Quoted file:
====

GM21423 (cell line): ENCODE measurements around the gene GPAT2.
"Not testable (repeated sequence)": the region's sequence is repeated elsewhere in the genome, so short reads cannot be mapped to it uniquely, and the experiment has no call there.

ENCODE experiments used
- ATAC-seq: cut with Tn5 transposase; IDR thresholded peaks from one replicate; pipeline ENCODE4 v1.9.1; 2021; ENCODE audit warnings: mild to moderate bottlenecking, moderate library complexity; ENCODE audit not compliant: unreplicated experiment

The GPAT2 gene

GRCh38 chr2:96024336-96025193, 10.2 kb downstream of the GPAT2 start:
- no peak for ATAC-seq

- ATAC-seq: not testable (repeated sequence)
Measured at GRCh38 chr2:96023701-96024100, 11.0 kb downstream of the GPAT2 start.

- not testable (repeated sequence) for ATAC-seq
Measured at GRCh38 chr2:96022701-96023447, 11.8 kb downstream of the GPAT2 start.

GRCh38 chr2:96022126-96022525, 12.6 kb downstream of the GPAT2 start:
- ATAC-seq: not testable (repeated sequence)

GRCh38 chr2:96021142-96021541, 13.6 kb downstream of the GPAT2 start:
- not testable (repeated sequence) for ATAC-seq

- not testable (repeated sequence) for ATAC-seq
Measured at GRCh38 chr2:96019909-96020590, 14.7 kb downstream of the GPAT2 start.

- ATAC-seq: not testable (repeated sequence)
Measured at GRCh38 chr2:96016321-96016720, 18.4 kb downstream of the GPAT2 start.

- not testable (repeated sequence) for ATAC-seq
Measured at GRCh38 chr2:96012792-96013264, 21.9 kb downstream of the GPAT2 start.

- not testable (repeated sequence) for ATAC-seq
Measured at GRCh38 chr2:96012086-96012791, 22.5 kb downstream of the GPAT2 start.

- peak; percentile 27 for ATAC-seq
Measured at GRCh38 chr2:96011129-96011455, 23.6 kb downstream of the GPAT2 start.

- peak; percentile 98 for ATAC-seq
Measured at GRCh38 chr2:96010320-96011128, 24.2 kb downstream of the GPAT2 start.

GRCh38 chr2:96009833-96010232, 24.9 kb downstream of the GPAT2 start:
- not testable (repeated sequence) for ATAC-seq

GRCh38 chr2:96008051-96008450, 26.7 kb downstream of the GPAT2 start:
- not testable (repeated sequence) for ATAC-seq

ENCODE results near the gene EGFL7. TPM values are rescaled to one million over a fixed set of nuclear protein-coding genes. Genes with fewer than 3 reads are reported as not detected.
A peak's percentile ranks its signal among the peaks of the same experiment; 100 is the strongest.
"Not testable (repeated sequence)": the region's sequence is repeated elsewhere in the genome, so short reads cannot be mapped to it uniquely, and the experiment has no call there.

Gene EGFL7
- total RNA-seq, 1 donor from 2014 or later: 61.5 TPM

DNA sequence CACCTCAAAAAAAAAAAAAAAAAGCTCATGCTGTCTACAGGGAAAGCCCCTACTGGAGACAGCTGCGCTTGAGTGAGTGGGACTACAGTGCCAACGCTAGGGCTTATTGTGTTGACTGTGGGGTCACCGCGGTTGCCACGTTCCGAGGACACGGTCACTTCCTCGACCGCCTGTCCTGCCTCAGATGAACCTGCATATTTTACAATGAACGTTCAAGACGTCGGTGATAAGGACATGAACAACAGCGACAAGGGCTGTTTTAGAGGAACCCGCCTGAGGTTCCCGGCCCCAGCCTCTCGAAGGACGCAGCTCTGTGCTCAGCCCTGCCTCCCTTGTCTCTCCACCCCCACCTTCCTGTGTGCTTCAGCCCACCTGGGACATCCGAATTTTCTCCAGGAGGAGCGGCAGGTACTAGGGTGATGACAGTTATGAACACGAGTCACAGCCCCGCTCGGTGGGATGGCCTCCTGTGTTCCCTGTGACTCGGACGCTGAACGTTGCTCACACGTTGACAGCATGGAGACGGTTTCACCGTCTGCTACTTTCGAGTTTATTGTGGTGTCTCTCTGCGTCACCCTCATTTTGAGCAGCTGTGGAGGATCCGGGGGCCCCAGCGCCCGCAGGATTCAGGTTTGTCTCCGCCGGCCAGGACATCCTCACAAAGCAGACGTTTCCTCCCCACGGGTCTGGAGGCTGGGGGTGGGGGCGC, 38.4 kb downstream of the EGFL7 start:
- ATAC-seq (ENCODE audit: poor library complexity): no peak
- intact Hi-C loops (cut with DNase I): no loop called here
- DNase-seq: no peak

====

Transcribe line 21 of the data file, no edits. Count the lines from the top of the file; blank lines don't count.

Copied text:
Measured at GRCh38 chr2:96012792-96013264, 21.9 kb downstream of the GPAT2 start.